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Over 100 Catholic clergy attend exorcism training in Baltimore
By Marianne Medlin, Staff Writer
Bishop Thomas Paprocki
Bishop Thomas Paprocki

.- Despite the intrigue and attention given to the topic of exorcism, the primary work of the Devil lies in daily “temptation,” Bishop Thomas Paprocki said, following a successful exorcism training weekend hosted by the U.S. bishops in Baltimore.

The Conference on the Liturgical and Pastoral Practice of Exorcism took place Nov. 12-13, just before the bishops' annual fall assembly. According to Bishop Paprocki, who chairs the Bishop's Committee on Canonical Affairs, the program came about after an increasing number of inquiries from priests in the U.S.

Because only a “small number” of priests have undergone exorcism training, the conference was held “really to provide some guidance for bishops,” he said.

He explained that exorcism training falls under the jurisdiction of the canonical affairs committee because of the requirement in canon law that says a priest needs permission from his bishop to perform an exorcism.

Over 100 bishops and priests attend the two day conference, which Bishop Paprocki said they described as “very helpful.”

In an interview with CNA, he said that “the reality is that an exorcism is really rare. It's really something rather extraordinary because possession – a person being possessed by a devil or demon – is also very rare.”

“Given the fact that possession and exorcisms are rare, people tend to think that that's the only activity of the Devil,” and they mistakenly think that “if I'm not possessed, I don't need to worry about the Devil,” he said.

However, it's “quite the opposite,” he explained. “The ordinary work of the Devil is temptation and everybody has to face that everyday.”

“The ordinary response to dealing with temptation” can be found in “the ordinary means of spiritual life that the church offers: the Sacraments, going to Confession, receiving Holy Communion, saying prayers and devotions, the Rosary, blessings, Holy Water, things like that,” he said.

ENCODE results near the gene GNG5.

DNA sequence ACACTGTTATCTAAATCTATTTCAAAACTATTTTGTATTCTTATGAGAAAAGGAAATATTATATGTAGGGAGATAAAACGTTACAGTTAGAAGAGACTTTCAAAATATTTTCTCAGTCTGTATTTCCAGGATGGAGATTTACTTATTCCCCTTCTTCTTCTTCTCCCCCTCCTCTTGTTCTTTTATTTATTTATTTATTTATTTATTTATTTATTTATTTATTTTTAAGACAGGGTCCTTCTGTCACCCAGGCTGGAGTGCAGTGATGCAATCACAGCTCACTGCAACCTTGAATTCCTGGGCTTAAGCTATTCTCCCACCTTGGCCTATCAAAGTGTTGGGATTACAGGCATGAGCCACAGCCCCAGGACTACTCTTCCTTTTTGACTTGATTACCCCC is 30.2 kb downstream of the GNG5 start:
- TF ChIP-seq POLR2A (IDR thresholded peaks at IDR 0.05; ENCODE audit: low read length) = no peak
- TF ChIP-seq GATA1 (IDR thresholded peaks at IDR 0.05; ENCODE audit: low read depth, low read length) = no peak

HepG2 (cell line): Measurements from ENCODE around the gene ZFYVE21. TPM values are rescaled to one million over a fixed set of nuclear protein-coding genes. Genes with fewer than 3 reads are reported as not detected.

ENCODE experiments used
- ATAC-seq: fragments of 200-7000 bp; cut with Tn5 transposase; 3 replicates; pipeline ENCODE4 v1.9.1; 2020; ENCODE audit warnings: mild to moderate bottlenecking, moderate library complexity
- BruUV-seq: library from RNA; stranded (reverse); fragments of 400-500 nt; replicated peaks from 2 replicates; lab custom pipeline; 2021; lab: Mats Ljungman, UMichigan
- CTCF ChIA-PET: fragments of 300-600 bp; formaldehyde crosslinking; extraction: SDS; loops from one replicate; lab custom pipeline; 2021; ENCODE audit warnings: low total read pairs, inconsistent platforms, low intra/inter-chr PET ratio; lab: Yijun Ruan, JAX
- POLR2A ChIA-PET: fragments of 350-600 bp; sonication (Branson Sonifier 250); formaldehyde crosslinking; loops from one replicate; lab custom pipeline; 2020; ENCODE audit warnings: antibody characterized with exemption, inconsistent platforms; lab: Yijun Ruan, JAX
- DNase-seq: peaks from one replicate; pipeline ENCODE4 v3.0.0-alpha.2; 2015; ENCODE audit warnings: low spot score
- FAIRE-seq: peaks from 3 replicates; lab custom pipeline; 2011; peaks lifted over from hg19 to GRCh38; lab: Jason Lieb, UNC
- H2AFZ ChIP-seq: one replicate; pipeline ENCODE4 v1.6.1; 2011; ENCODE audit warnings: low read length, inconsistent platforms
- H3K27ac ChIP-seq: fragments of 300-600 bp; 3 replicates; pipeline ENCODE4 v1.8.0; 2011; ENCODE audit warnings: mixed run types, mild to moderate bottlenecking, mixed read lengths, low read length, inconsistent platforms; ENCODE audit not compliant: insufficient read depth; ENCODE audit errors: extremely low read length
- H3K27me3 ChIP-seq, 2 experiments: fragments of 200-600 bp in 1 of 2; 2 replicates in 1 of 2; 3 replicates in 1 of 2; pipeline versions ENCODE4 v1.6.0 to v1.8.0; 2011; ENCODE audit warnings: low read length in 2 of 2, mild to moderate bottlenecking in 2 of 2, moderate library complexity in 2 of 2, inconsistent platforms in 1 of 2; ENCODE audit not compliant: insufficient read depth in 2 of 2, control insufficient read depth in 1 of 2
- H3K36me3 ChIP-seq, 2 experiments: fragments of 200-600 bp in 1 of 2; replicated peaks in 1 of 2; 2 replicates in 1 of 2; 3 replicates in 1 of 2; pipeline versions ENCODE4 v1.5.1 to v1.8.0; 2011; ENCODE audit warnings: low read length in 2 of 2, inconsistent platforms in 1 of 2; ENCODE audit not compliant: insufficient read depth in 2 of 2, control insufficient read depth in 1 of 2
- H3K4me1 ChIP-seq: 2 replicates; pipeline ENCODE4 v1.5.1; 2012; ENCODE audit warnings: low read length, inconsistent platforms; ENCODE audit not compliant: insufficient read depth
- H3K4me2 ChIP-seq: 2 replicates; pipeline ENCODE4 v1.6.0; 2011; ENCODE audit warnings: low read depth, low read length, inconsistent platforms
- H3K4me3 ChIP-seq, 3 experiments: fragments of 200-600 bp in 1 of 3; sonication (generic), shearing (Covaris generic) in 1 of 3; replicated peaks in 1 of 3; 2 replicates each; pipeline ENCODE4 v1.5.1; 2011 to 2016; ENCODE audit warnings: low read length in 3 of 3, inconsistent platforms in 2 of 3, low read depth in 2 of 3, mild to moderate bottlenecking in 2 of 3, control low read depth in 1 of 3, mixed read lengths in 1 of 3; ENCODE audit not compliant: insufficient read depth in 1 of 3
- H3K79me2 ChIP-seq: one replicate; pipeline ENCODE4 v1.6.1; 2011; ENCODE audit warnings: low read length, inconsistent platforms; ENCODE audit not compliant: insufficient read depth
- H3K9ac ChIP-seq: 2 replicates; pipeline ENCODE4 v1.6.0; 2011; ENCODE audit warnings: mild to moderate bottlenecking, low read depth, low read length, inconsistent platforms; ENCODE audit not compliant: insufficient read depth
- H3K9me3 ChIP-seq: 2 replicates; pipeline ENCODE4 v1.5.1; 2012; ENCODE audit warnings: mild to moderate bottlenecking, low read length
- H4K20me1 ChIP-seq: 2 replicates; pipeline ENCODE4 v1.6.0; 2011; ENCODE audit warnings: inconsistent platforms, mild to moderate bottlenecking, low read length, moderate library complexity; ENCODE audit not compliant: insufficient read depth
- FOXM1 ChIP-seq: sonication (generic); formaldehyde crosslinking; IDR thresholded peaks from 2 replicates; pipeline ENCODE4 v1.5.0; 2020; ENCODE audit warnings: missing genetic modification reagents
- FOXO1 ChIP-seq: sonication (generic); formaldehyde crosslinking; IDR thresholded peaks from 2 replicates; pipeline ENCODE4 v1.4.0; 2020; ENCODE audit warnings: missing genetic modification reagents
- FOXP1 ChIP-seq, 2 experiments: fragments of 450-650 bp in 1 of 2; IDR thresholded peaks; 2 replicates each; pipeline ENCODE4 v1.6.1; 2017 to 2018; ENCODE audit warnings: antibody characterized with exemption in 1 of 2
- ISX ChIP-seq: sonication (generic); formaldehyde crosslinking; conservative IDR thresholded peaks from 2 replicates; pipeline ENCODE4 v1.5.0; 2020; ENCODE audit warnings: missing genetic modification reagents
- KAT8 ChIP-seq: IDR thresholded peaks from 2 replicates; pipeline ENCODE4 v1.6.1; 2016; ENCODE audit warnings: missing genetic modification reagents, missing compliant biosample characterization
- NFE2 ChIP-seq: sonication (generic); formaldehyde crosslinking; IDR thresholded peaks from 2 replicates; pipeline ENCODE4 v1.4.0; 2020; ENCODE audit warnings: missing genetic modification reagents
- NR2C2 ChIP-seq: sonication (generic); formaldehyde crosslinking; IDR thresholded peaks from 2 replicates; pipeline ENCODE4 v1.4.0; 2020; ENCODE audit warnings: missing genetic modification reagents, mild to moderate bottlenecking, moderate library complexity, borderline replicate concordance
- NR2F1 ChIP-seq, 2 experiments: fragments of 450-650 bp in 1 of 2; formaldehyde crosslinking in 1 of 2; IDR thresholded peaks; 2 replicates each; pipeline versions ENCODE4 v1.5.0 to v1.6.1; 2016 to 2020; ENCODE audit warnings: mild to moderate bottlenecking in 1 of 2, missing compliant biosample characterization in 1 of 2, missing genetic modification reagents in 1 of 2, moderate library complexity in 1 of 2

“And in fact, I would go so far as to say that the Sacrament of Penance is more powerful than an exorcism.

“An exorcism is a type of blessing in effect – it's a sacramental – whereas the Sacrament of Penance is actually a sacrament,” the bishop explained.

“So if we live a good life, a good spiritual life that's sound, we don't need to worry about that.”

Bishop Paprocki smiled as he clarified that exorcism is ”sensationalized in the movies,” and that demonic possession “is not contagious.”

Usually it's needed “because people have willingly and freely opened the door to the Devil, looking for that kind of involvement and enjoying the pleasures that the Devil has to offer,” he said.

“It's a relationship – a relationship between a human person and a fallen angel – a devil.”

“Exorcism,” he explained, “is breaking that relationship,” and it “starts with the person renouncing Satan.”

Primarily, it “involves getting a person to renounce that relationship,” and “secondly, for a priest to intervene and invoke the power of Christ to break that relationship.”

Speaking on what determines the need for an exorcism, Bishop Paprocki said that “we use the principle that you have to exclude all the natural explanations before you resort to the supernatural.”

“That means getting a medical exam” and a “psychiatric assessment” first, he clarified. If a person is mentally unwell, bringing up the suggestion that he or she is possessed would undoubtedly make the situation worse.

“That's why a careful screening and permission from the bishop is needed,” he explained.


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September 2, 2014

Tuesday of the Twenty-Second Week in Ordinary Time

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